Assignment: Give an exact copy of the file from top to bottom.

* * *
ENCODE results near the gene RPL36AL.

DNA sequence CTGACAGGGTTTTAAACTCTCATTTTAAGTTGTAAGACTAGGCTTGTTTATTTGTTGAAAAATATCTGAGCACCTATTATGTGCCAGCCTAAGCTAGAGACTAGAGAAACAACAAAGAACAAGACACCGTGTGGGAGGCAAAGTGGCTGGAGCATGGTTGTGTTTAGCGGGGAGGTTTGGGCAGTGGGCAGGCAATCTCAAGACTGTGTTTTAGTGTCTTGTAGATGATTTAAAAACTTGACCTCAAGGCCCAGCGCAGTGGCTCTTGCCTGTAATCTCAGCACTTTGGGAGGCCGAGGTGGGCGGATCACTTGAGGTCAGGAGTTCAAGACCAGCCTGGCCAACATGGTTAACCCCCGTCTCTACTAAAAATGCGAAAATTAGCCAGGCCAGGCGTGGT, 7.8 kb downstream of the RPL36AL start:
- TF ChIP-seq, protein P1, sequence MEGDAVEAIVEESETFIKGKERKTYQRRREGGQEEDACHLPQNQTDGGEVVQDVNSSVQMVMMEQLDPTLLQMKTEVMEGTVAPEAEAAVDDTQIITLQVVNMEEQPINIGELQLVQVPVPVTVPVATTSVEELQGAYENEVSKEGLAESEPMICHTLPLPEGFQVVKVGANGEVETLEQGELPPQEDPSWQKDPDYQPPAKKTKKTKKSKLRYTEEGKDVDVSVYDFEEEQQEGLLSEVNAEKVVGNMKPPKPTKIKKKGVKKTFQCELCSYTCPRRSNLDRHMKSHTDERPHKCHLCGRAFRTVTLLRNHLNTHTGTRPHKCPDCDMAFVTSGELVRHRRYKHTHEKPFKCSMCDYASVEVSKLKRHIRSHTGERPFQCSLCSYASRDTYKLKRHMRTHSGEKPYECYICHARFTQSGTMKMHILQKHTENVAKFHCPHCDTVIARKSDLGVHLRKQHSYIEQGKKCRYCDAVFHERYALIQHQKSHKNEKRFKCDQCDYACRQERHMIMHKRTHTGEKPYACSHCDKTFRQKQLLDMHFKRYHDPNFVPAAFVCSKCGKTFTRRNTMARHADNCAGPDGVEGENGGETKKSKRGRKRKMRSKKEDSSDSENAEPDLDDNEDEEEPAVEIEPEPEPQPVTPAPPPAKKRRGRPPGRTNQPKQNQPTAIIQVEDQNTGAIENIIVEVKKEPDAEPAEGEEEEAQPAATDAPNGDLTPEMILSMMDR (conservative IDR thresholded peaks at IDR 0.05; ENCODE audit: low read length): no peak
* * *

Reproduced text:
ENCODE results near the gene RPL36AL.

DNA sequence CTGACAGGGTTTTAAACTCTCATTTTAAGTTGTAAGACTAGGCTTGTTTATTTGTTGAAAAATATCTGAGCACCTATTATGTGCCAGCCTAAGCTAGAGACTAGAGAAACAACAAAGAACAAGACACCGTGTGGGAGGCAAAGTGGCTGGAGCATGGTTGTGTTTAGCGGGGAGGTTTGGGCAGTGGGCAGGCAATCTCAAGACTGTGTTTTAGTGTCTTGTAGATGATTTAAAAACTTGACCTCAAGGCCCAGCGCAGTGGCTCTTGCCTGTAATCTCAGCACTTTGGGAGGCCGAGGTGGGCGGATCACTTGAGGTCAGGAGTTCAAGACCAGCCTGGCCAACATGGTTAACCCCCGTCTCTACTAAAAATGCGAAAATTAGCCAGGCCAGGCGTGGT, 7.8 kb downstream of the RPL36AL start:
- TF ChIP-seq, protein P1, sequence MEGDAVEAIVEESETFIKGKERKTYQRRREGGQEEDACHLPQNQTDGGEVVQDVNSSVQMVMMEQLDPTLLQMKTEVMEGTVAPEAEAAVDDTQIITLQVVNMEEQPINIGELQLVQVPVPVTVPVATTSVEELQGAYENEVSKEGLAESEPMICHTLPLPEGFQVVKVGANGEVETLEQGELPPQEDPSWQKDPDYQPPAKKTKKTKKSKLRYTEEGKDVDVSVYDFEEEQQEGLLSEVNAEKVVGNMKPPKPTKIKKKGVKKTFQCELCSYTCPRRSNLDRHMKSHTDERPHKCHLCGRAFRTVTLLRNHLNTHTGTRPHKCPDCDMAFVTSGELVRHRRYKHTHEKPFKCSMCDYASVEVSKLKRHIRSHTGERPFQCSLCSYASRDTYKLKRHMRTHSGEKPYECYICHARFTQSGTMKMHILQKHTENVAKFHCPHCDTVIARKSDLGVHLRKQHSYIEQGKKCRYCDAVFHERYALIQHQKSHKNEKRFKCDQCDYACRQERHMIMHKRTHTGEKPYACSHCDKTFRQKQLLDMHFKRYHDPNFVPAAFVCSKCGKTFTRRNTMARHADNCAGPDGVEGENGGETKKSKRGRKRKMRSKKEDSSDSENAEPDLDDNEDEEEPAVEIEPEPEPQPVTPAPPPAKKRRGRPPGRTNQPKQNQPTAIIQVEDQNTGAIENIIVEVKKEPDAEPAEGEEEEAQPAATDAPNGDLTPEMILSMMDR (conservative IDR thresholded peaks at IDR 0.05; ENCODE audit: low read length): no peak